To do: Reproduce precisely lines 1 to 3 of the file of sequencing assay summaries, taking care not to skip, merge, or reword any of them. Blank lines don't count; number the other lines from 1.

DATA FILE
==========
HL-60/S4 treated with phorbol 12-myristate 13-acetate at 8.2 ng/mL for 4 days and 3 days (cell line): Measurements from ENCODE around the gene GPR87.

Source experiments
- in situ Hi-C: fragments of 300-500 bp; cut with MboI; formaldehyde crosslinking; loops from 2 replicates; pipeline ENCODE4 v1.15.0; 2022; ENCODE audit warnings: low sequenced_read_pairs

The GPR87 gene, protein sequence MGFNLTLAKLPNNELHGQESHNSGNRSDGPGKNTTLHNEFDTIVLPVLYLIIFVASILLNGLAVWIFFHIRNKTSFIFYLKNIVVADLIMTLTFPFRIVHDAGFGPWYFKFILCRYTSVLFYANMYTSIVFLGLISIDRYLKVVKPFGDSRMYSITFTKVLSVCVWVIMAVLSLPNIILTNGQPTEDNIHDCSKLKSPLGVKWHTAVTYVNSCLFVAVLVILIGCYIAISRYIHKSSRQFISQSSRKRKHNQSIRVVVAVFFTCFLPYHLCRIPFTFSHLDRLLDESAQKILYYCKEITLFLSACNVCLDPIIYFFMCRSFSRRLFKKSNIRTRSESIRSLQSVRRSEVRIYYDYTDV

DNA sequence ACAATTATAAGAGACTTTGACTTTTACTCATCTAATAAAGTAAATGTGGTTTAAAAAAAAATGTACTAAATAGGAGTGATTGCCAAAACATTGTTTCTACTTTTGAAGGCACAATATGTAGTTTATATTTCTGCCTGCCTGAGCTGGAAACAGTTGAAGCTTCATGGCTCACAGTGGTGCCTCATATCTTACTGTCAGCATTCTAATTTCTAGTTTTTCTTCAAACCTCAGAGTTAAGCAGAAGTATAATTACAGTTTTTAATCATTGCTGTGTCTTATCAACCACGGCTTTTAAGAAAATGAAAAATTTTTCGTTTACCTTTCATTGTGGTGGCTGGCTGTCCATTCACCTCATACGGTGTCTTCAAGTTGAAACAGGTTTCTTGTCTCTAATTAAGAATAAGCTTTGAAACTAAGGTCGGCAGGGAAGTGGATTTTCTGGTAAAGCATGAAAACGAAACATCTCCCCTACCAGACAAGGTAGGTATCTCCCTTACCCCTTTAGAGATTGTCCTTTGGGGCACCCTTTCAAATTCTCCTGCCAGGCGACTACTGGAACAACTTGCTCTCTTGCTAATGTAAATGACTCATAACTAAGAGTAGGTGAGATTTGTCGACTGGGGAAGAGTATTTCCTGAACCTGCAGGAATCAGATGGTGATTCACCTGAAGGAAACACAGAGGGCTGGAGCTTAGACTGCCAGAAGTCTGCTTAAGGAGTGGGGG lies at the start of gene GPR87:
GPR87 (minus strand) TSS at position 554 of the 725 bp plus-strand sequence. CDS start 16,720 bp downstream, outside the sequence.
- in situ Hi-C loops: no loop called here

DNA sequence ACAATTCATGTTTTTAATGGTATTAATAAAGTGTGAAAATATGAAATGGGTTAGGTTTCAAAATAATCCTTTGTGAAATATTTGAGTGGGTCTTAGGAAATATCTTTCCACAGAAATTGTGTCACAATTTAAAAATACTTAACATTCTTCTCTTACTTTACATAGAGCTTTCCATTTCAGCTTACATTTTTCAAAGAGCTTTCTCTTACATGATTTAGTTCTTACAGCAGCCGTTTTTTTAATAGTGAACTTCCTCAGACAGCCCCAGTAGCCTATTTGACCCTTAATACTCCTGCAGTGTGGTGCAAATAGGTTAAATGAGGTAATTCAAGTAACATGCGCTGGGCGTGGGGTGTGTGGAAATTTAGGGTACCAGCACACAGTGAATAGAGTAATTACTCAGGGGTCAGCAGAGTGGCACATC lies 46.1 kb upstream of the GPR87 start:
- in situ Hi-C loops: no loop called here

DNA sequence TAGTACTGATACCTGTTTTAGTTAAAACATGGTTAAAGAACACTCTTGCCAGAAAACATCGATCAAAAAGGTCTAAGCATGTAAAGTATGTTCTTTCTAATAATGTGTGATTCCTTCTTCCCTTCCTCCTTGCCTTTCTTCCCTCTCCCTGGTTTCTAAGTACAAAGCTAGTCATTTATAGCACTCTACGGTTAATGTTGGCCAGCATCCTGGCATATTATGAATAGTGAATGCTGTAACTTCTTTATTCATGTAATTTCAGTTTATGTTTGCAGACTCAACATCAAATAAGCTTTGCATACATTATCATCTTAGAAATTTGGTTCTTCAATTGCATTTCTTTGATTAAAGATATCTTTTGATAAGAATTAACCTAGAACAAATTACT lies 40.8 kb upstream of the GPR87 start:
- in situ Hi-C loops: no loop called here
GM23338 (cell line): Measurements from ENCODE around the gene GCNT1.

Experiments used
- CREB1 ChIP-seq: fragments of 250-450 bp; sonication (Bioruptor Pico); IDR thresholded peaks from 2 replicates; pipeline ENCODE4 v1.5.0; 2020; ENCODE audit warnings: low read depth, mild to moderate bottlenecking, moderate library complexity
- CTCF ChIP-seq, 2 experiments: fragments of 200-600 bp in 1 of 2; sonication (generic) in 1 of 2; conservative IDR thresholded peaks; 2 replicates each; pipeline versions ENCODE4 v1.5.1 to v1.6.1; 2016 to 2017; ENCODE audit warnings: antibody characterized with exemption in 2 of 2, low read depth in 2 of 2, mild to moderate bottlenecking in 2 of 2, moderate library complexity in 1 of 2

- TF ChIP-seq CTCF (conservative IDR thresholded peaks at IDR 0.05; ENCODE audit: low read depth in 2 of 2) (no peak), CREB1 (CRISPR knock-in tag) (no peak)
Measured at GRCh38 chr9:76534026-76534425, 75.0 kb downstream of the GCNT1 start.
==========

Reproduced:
HL-60/S4 treated with phorbol 12-myristate 13-acetate at 8.2 ng/mL for 4 days and 3 days (cell line): Measurements from ENCODE around the gene GPR87.

Source experiments
- in situ Hi-C: fragments of 300-500 bp; cut with MboI; formaldehyde crosslinking; loops from 2 replicates; pipeline ENCODE4 v1.15.0; 2022; ENCODE audit warnings: low sequenced_read_pairs